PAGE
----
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Intelligence, Genes, and Success: Scientists Respond to The Bell Curve (Statistics for Social Science and Public Policy) Paperback – September 11, 1997


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Product Details

  • Series: Statistics for Social Science and Public Policy
  • Paperback: 376 pages
  • Publisher: Copernicus; 1997 edition (September 11, 1997)
  • Language: English
  • ISBN-10: 0387949860
  • ISBN-13: 978-0387949864
  • Product Dimensions: 6.1 x 0.9 x 9.2 inches
  • Shipping Weight: 1.2 pounds (View shipping rates and policies)
  • Average Customer Review: 3.4 out of 5 stars  See all reviews (10 customer reviews)
  • Amazon Best Sellers Rank: #1,500,542 in Books (See Top 100 in Books)

Editorial Reviews

About the Author

Bernie Devlin is Adjunct Professor in the Department of Statistics at Carnegie-Mellon University. He serves on the DNA Advisory Board to the Federal Bureau of Investigation Director regarding standards for forensic DNA testing laboratories, and the National Forensic Review Panel for the National Institute of Justice regarding the performance of proficiency tests.

Stephen E. Fienberg is Maurice Falk Professor of Statistics and Social Science at Carnegie-Mellon University and a fellow of the American Association for the Advancement of Science and the American Statistical Association.

Daniel P. Resnick is Professor of History at Carnegie-Mellon University. His research deals with the relationship of historical thinking and experience to public policy development.

Kathryn Roeder is Associate Professor of Statistics, Carnegie-Mellon University. She has a strong research interest in applied problems including statistical genetics, DNA forensic inference and criminology.

Customer Reviews

3.4 out of 5 stars

Most Helpful Customer Reviews

66 of 93 people found the following review helpful By nuenke@ix.netcom.com on January 2, 1999
Format: Paperback
This book has 25 scientific contributors, ostensibly to answer for the Carnegie Commission Task Force on Early Primary Education the question whether the publication of The Bell Curve in 1994 had any scientific merit. This book takes a look at the dataset and reanalyzes much of what Herrnstein and Murry had looked at.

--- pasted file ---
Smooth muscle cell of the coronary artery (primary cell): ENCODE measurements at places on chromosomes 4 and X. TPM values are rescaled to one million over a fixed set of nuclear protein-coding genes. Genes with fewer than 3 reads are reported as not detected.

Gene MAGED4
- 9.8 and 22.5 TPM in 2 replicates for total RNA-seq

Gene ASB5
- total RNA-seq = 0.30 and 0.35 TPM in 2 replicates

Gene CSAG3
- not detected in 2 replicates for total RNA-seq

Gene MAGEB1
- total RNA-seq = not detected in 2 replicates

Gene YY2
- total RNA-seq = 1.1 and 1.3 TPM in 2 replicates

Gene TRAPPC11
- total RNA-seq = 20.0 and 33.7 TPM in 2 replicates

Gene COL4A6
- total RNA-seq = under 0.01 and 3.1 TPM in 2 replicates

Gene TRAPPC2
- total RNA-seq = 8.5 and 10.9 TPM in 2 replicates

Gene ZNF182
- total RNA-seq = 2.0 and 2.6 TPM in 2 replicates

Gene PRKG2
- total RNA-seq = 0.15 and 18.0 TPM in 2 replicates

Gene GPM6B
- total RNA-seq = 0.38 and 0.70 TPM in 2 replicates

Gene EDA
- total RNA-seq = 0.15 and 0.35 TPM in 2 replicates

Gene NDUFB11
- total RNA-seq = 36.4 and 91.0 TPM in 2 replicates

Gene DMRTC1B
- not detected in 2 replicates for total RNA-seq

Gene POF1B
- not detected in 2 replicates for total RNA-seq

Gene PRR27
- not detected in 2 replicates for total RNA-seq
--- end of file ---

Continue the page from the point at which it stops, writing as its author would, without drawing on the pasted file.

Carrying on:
Though it brings more perspectives on the subject, and takes issue with much of what TBC concluded, it does vindicate that TBC is now a serious beginning look at intelligence, genetics, and its impact on the nation. This book says, as so many other researchers have contended, "The Bell Curve is a serious book and is not to be ignored."
However, when reading the book, which I recommend for anyone that is very familiar with the subject, remember that of the 25 contributors, only John B. Carroll was also a signatory to "Mainstream Science on Intelligence: 52 scientists respond to The Bell Curve (12/13/1994) in the Wall Street Journal." This book is put together primarily by left-leaning academics. To balance its message, I would strongly recommend reading Arthur Jensen's book The g Factor: The Science of Mental Ability. So again, read this book but keep in mind it is highly biased.
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71 of 101 people found the following review helpful By Matt Nuenke http://eugenics.home.att.net on January 19, 2001
Format: Paperback
This book was written as a response to the 1994 book "The Bell Curve" by Herrnstein and Murray. But unlike several other books that condemned TBC without any empirical data, this book actually does expand the issue of racial differences intelligence and is well worth reading by any one interested in this ongoing debate. At least in this book, while still motivated by an egalitarian goal to deny racial differences in intelligence, the authors do give TBC credit for being essentially a very sound book empirically, while picking away at some of the issues at its periphery. But as they do this, they also make many fundamental errors and omissions. This is to be expected however because TBC is very hard to refute on empirical grounds alone.